'/>"/>

Contact: Dimitrios Stamou
stamou@nano.ku.dk
454-116-0468
University of Copenhagen
Source:Eurekalert

Related biology news :

1. UC Davis challenge produces a better air conditioner
2. 2000-year-old statue of an athlete sheds light on corrosion and other modern challenges
3. Carnegie Mellons Kris Matyjaszewski recieves EPAs Presidential Green Chemistry Challenge Award
4. Microfossils challenge prevailing views of the effects of Snowball Earth glaciations on life
5. The challenges of avian influenza virus: Mechanism, epidemiology and control
6. Association for Molecular Pathology joins ACLU to challenge gene patents
7. SRI International receives $100,000 Grand Challenges Explorations grant
8. Winners announced in the Elsevier Grand Challenge
9. Major international study challenges notions of how genes are controlled in mammals
10. Climate change: Global risks, challenges and decisions
11. Y chromosome and surname study challenges infidelity myth
Post Your Comments:
*Name:
*Comment:
*Email:
(Date:5/3/2016)... 3, 2016  Neurotechnology, a provider of high-precision ... Automated Biometric Identification System (ABIS) , a complete ... MegaMatcher ABIS can process multiple complex biometric transactions ... of fingerprint, face or iris biometrics. It leverages ... and MegaMatcher Accelerator , which have been ...
(Date:4/19/2016)... DUBAI , UAE, April 20, 2016 ... can be implemented as a compact web-based "all-in-one" system ... in the biometric fingerprint reader or the door interface ... requirements of modern access control systems. The minimal dimensions ... the ID readers into the building installations offer considerable ...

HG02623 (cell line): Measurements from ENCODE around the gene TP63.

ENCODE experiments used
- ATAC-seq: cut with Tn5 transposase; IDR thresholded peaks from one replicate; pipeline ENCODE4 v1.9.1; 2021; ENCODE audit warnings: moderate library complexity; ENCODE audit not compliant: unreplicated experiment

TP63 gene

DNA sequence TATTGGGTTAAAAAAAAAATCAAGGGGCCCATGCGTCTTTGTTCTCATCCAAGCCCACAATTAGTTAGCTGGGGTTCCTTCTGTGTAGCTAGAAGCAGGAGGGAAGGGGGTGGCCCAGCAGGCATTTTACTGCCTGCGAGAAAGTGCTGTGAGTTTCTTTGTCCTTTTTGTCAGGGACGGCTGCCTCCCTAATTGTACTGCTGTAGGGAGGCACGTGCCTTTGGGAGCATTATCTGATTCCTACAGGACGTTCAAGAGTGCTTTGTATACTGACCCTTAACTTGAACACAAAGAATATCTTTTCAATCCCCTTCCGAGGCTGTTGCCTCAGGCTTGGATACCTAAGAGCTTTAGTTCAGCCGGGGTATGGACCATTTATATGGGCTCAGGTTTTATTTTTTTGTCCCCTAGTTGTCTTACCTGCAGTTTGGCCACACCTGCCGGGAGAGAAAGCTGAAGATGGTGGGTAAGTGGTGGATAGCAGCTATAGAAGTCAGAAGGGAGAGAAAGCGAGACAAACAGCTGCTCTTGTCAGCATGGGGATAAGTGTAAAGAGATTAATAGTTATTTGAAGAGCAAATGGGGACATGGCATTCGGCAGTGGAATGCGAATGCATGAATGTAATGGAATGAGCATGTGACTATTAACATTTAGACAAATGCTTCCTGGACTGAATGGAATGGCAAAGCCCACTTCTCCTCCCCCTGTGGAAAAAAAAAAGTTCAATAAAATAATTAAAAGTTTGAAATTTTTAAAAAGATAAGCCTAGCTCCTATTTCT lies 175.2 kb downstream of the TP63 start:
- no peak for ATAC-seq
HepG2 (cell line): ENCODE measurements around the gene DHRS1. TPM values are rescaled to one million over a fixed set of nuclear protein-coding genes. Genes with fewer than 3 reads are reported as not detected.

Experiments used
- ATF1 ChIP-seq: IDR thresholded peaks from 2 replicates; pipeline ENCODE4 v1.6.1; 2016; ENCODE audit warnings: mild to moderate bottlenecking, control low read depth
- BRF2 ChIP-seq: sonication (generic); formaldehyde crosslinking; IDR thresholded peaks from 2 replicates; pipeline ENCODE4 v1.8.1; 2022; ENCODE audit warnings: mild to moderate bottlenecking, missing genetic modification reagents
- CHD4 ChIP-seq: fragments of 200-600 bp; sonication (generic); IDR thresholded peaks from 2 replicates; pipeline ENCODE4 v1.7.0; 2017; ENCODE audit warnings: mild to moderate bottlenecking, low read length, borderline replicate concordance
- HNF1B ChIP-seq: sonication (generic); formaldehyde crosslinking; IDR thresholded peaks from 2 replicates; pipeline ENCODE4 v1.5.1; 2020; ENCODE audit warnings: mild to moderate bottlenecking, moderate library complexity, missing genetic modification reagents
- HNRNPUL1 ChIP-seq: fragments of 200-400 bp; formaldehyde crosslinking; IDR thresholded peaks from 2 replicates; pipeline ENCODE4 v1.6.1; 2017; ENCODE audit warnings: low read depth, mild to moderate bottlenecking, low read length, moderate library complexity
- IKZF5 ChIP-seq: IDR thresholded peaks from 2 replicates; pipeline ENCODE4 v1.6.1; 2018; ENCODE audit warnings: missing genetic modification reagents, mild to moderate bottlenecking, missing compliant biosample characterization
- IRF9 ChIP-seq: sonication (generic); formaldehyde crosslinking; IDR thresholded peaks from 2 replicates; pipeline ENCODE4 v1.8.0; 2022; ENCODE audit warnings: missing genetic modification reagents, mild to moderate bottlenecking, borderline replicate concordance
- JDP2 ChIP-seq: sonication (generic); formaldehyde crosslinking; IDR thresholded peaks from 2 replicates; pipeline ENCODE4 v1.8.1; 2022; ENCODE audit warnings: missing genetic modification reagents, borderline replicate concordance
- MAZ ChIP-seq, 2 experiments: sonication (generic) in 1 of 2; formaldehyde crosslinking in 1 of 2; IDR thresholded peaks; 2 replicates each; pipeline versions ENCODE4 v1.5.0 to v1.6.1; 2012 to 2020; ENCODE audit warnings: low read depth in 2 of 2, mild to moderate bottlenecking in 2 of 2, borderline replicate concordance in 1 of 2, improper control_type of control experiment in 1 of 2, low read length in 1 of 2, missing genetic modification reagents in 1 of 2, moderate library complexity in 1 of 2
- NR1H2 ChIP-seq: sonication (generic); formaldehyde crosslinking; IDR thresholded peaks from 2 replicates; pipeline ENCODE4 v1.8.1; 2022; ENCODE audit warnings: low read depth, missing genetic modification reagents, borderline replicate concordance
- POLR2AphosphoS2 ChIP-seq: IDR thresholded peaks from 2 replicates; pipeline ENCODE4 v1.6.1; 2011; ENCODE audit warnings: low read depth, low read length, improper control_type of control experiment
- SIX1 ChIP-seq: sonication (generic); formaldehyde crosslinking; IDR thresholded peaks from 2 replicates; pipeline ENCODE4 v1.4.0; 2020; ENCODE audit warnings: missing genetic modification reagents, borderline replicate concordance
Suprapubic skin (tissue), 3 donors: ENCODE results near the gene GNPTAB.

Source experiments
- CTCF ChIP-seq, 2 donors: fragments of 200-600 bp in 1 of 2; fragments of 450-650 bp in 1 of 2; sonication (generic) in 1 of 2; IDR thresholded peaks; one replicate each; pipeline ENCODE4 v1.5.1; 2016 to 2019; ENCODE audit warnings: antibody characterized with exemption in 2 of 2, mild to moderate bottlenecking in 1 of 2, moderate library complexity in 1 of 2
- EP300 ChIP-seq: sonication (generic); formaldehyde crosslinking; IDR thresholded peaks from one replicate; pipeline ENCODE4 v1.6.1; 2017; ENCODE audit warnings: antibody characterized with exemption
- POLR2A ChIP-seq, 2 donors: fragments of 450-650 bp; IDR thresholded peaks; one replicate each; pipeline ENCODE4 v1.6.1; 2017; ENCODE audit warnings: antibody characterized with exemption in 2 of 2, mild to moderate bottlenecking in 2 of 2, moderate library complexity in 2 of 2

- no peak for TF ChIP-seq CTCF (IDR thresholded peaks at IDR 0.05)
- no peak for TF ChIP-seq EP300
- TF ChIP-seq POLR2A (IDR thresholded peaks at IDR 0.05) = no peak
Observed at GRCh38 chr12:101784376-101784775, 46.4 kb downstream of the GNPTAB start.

(Date:3/31/2016)... , March 31, 2016   ... ("LegacyXChange" or the "Company") LegacyXChange is excited ... of its soon to be launched online site for ... https://www.youtube.com/channel/UCyTLBzmZogV1y2D6bDkBX5g ) will also provide potential shareholders a ... DNA technology to an industry that is notorious for ...
Breaking Biology News(10 mins):
(Date:5/25/2016)... ... May 25, 2016 , ... The ... by the Office of the National Coordinator for Health IT (ONC) outlining a ... clinically relevant data were available when and where it was needed. The organization ...
(Date:5/25/2016)... SALT LAKE CITY, UTAH. (PRWEB) , ... May 25, 2016 , ... ... create efficiencies in healthcare information exchange, today announced that Charles W. Stellar has been ... served as WEDI’s interim CEO since January 2016. As an executive leader with more ...
(Date:5/25/2016)... ... May 25, 2016 , ... Biohaven Pharmaceutical ... (FDA) has granted the company’s orphan drug designation request covering BHV-4157 for the ... granted by the FDA. , Spinocerebellar ataxia is a rare, debilitating neurodegenerative ...
(Date:5/24/2016)... 2016   MedyMatch Technology Ltd ., the data analytics ... decision support tools in the emergency room, announced today that ... Advanced Technology Industries (IATI) BioMed Conference. The ... 15th National Life Sciences and Technology Week, and is being ... in Tel Aviv, Israel . Gene ...
Breaking Biology Technology: